Entire contents of this Web site (except as noted) Copyright © RichardsPens.com
(This page published August 1, 2005)
This article is a revised version of one that first appeared in the December 2004/January 2005 issue of Stylus magazine.
What do the Aurora Ipsilon, Columbus Academia, Filcao Nobile, Levenger True Writer, and Waterman Philéas have in common, beyond their being excellent bargain fountain pens? It’s not their price; nor is it their color, size, body material, or filling system. The feature these pens share is their use of steel nibs.
In a world where consumers equate gold — the more the better — with quality, steel seems downright cheap and nasty to write with. And ugly, too. Yet none of that is true, and this article is intended to bust these myths.
Myth No. 1: Steel nibs are cheap. It’s true that steel nibs are less costly than gold, but “inexpensive” does not equal “cheap.” Obviously, steel nibs of poor quality and without hard tipping material do exist. These days, they’re usually IPG nibs. (“IPG” is a reference to the IRIDIUM POINT GERMANY imprint that these deceptive nibs bear.) Such nibs are found on some Chinese-made pens and as a component of the usual kit of parts used by craftsmen pen turners, but they’re far less common today than they were 70 years ago because fountain pens have come of age as writing instruments on their own merits, not as competition for ballpoints. And, like the pens that bear them, modern steel nibs have benefited from advances in technology since those bad old days.
If you pay more than about $20.00 for a new fountain pen, you can expect that it will have an iridium-tipped nib of decent, if not outstanding, quality and durability. For not very much more, you should expect a good-quality nib. Take a close look at a Waterman Philéas (street price about $35.00); you’ll see a two-tone steel nib that is shaped well, finished well, and usually very smooth with good flow. It only gets better as you go up in price from there.
Myth No. 2: Steel nibs write horribly. Most steel nibs are firm. Some are truly rigid. But anyone who has written with a typical vintage Parker Duofold or a Waterman Edson can tell you that the gold nibs in these pens are as stiff as 20-penny nails. But they sure write nicely. And so do most modern steel nibs. In fact, steel nibs often come out of the box writing better than those big, glowing 18K babies we all admire so much.
This unexpected difference happens because steel nibs are generally made entirely by machines, while gold nibs — as befits their luxury status — are often finished by hand. Hand finishing can be better than machine finishing; but it’s slower, and it’s not as repeatable — machine-made steel nibs are more consistent, and therefore more consistently good writers than hand-finished nibs. Hand finishing also costs more; the artisanship to shape a nib so that it glides across the paper smoothly (but not too smoothly, or it will skip), is not common or inexpensive. If a steel nib isn’t writing as well as it should, it can be tweaked or tuned, just as a gold nib can. If you buy a steel-nibbed pen and pay a nibmeister to tune the pen for you, you’ll still usually end up paying less than you’d pay for a similar pen with a gold nib — which might also have to be tweaked.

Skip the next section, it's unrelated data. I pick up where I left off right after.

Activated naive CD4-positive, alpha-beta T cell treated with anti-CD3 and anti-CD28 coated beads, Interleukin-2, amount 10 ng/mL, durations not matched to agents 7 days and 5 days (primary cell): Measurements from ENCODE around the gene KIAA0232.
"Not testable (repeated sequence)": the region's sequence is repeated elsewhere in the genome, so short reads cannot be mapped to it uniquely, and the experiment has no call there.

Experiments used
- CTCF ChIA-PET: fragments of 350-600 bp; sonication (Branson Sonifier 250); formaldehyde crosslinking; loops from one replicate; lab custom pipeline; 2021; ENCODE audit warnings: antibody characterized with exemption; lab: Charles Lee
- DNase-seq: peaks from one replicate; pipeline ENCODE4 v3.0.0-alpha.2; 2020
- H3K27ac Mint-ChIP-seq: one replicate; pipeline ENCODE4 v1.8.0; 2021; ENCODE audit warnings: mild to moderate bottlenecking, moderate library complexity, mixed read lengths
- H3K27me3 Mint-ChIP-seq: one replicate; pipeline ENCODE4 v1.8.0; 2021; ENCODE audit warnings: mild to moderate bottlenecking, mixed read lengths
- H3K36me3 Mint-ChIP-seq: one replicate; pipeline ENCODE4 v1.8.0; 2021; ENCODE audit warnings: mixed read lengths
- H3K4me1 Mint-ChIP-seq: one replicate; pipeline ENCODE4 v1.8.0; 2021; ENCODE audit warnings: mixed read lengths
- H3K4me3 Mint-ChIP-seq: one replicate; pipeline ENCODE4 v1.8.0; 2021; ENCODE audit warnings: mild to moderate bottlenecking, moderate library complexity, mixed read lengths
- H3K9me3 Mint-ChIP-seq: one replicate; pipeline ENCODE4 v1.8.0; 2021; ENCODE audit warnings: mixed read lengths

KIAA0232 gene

Myth No. 3: Steel nibs are ugly. Ugliness is not the exclusive province of the metal from which any nib is made. Steel nibs can be ugly, it’s true, but they can also be every bit as attractive as gold.
Here are two pens with customized steel nibs, a Levenger True Writer and a Columbus Academia:
After it has been polished (as shown here), the True Writer’s unplated steel nib looks for all the world like a palladium-plated gold nib, and the Academia’s gold-plated nib looks just about the same as an 18K gold nib. Just as with gold nibs, steel nibs can be customized attractively. The True Writer’s nib has been reground to a 1.1-mm cursive italic for serious drama and swash as a signature pen, and the Academia wears a custom 0.6-mm stub for use as an everyday writer with a little extra writing panache. These nibs, finished with care, look as good as gold nibs, and they have been adjusted to write as well as they look. They will provide a lifetime of effortless, pleasure-filled writing for their owners. For a lot less money than gold.
Most of us are attached to our gold nibs. There’s nothing wrong with that; I love mine, too. But those who are gold loyalists to the exclusion of steel are missing out on some quality writing experiences. Consider adding some steel-nibbed pens to your stable; they’re workhorses, and they can be pretty enough to turn heads as quickly as their gold brethren.
The sad fact of cheap nibs in the kits used by pen turners is that many of these artisans produce superb pens, beautiful and durable. But because of the poor quality of the “guts,” too many of these pens end up being pitched into desk drawers because they are not pleasing to use. But more and more pen turners are discovering that there are now resources for both steel and gold nibs of high quality that are designed to drop right into the most common pen kits, and it’s no longer rare to see a lovely kit pen fitted with a very nice nib made by the likes of Germany’s JoWo. (Edited June 2013)
The information in this article is as accurate as possible, but you should not take it as absolutely authoritative or complete. If you have additions or corrections to this page, please consider sharing them with us to improve the accuracy of our information.